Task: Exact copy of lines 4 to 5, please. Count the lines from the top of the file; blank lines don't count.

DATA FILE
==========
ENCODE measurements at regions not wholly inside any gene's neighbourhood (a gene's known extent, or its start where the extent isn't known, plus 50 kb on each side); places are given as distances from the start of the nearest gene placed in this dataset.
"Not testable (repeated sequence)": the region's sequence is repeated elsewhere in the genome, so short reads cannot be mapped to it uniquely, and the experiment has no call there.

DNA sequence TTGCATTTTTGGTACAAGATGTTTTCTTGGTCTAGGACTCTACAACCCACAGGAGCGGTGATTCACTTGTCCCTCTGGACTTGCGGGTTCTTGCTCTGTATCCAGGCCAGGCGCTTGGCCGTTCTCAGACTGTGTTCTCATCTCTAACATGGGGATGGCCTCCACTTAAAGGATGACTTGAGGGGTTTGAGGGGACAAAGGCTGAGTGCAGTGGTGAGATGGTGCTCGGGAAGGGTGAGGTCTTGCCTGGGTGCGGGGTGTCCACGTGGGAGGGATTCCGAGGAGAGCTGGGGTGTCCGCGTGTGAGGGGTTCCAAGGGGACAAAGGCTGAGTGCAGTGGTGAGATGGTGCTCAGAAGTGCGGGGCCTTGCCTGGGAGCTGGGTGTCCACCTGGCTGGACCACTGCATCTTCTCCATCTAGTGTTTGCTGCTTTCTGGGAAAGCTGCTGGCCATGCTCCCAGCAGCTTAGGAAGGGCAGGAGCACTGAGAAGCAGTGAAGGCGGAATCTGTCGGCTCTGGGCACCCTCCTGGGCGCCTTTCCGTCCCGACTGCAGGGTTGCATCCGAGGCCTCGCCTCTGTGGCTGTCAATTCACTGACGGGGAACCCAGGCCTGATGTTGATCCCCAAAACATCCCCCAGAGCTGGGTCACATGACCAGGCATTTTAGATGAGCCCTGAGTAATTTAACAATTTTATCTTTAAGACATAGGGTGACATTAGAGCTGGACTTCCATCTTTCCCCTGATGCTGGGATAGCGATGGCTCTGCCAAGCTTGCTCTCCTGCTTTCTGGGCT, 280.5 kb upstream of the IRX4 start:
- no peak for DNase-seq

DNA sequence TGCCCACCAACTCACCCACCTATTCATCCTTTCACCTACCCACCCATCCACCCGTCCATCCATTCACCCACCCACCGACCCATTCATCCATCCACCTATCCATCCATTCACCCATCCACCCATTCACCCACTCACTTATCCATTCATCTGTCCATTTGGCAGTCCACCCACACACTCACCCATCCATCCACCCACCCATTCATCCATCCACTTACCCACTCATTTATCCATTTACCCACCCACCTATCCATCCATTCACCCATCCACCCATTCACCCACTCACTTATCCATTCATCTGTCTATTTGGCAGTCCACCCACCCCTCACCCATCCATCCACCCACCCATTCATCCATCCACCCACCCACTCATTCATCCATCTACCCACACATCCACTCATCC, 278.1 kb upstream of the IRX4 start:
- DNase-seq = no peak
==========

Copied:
- no peak for DNase-seq

DNA sequence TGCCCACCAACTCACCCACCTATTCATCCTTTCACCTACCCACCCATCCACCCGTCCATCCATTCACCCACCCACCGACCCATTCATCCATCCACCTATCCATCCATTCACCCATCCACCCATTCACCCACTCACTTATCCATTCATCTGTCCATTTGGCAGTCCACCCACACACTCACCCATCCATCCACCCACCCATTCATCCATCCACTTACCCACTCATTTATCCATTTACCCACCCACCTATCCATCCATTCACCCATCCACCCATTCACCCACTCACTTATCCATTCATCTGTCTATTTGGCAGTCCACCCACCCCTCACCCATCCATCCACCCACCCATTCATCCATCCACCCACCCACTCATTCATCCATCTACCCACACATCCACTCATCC, 278.1 kb upstream of the IRX4 start: